Baked Yam or Sweet Potato

Sweet potato

Sweet potato

by Cat, Nov 2013 (Photo, right, from Wikimedia Commons)

While a true yam is not related to the sweet potato (and is generally not found in US markets), the darker orange colored sweet potato is called a yam. And that is the meaning intended here. Both the light-colored, and orange colored sweet potatoes can be prepared the same way; however, the American yam is sweeter.

American yams are rich in beta-carotene (vitamin-A precursor), vitamin C, vitamin B6; and important minerals: manganese and potassium. Like most root veggies, they also have a healthy amount of fiber (in the form of inulin). (21)

White true yams at Brixton Market

The sweet potato (American yam) can be baked much the same as a regular potato, or you can peel and bake them with a bit of butter and water or fruit juice. Both versions are detailed here.

I’ve never tried a true yam, but I understand they are not as sweet as American yams, and they are traditionally boiled. They come in different shapes and colors; the one in the photo, left (from Wikimedia Commons) is a white yam; purple, green and dark brown are also common.

Plain Baked Yams

This recipe is adapted from The Freckled Foodie blog (2).

  1. Line a baking sheet with foil* (optional) and preheat oven to 425° – 450°F.
  2. Pierce through the skin of the yam in several places all around the yam(s) with the tines of a fork (to avoid explosions in the oven), and place them on the foil-lined baking sheet.
  3. Bake in preheated oven for 30 minutes. Using tongs, turn each one over, then bake another 20 – 30 minutes. Test for doneness with a toothpick.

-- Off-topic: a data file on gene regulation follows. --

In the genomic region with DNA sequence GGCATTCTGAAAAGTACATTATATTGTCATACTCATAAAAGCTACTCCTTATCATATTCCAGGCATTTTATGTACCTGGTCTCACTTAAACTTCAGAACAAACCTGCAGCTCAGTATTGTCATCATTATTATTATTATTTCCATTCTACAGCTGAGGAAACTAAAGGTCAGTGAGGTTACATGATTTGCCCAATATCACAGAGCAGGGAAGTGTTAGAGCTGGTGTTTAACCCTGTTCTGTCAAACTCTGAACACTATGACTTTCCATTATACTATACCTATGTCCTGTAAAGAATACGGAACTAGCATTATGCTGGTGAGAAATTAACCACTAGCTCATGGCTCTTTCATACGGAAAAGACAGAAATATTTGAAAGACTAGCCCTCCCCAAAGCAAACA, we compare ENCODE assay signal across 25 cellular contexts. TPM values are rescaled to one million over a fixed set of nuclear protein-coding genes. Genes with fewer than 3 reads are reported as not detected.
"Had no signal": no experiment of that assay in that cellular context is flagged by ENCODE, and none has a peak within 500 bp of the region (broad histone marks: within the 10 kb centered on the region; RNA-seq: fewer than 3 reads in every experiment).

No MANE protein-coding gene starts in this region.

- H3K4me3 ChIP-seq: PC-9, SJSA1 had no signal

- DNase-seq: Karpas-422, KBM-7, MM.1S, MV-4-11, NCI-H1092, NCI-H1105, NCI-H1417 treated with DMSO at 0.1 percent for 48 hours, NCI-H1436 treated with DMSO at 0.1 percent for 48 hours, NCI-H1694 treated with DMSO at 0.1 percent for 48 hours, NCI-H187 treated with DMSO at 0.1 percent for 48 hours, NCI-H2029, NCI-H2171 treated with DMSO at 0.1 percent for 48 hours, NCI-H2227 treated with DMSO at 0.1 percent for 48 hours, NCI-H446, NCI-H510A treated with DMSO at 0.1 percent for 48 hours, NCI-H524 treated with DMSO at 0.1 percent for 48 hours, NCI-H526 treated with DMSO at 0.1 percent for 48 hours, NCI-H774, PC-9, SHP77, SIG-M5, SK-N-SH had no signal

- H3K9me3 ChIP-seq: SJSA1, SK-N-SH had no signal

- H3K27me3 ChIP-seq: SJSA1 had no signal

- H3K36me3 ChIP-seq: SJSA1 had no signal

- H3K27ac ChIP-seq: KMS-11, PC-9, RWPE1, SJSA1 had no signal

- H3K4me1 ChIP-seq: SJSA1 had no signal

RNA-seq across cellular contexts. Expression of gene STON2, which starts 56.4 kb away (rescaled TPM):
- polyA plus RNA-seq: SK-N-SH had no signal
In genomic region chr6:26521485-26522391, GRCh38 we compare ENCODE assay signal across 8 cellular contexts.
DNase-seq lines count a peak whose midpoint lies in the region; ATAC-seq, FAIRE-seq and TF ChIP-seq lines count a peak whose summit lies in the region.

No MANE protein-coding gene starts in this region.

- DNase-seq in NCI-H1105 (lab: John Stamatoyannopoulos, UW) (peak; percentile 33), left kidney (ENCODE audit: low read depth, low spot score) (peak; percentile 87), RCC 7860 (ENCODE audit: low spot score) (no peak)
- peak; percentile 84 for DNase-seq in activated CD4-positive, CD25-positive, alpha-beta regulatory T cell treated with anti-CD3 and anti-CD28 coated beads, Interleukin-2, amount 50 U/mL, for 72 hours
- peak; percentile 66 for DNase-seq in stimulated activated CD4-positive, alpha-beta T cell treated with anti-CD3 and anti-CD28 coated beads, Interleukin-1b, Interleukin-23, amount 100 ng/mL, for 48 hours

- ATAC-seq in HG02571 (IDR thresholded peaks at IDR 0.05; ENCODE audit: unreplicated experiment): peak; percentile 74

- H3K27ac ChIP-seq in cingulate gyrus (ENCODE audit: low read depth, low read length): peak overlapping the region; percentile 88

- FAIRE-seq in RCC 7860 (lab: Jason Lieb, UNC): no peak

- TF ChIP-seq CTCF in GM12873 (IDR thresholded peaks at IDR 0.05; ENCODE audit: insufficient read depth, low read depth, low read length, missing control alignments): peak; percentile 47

4. Remove baking sheet from oven and transfer yams to a cooling rack, scraping off blackened drippings. Let them cool just a bit so you can cut them into serving portions; or, if they are small, leave them whole and cut a slit along the top, to serve.

‘* I don’t like allowing food to touch aluminum foil when heated, because of the heavy metal toxicity of aluminum. So I place a sheet of baking parchment on the baking sheet or on top of the foil; however, when oven temp is above 400°F, the parchment could burn, so keep an eye on it.

Savory Baked Yams

This is my own recipe, and my favorite way to prepare this wonderful, sweet veggie. Highly recommended method if using purple yams, as they provide the most nutrients if they are steamed. You can skip the spices if you wish but in order to steam them, you need to add the liquid; I use either filtered water or fresh apple cider.

I usually peel the yams, but you certainly could skip that and leave the peels on; they do provide additional nutrients, especially antioxidant vitamin A; minerals potassium and manganese, and fiber!

  1. Preheat oven to 325°F.
  2. Butter bottom and lower sides of a casserole dish.
  3. Peel yams and cut crosswise into 2″ thick sections. Arrange sections in casserole dish.
  4. Add enough filtered water, unsweetened cranberry juice, freshly-squeezed orange juice, or fresh apple cider to be about ¼″ deep in the casserole dish. Sprinkle yam pieces with ground coriander, cinnamon, allspice, or nutmeg, depending on what savory flavor you want; Unrefined sea salt, and freshly-ground black pepper. Dot with more butter.
  5. Adding a lid to the casserole dish allows the yams to cook in steam:
    • Set lid of casserole dish in place;
    • If the casserole dish does not have a lid, fit a piece of parchment or waxed paper over the top of the dish, then aluminum foil to hold the parchment/waxed paper in place.
  6. Bake in preheated oven about 1 hour, until tests fork-tender. OR, If you  want smaller sections of the yams, or a quicker cooking time, cut them crosswise into 1″ thick sections; they should be done in 35 – 45 min, depending on how wide the cut sections are.
  7. Serve as is, or mash them to serve.

References:

  1. Worlds healthiest Foods on sweet potatoes: whfoods.com/genpage.php?tname=foodspice&dbid=64
  2. Freckled Foodie blog on baking a sweet potato: thefreckledfoodie.com/how-to-bake-a-perfect-sweet-potato/

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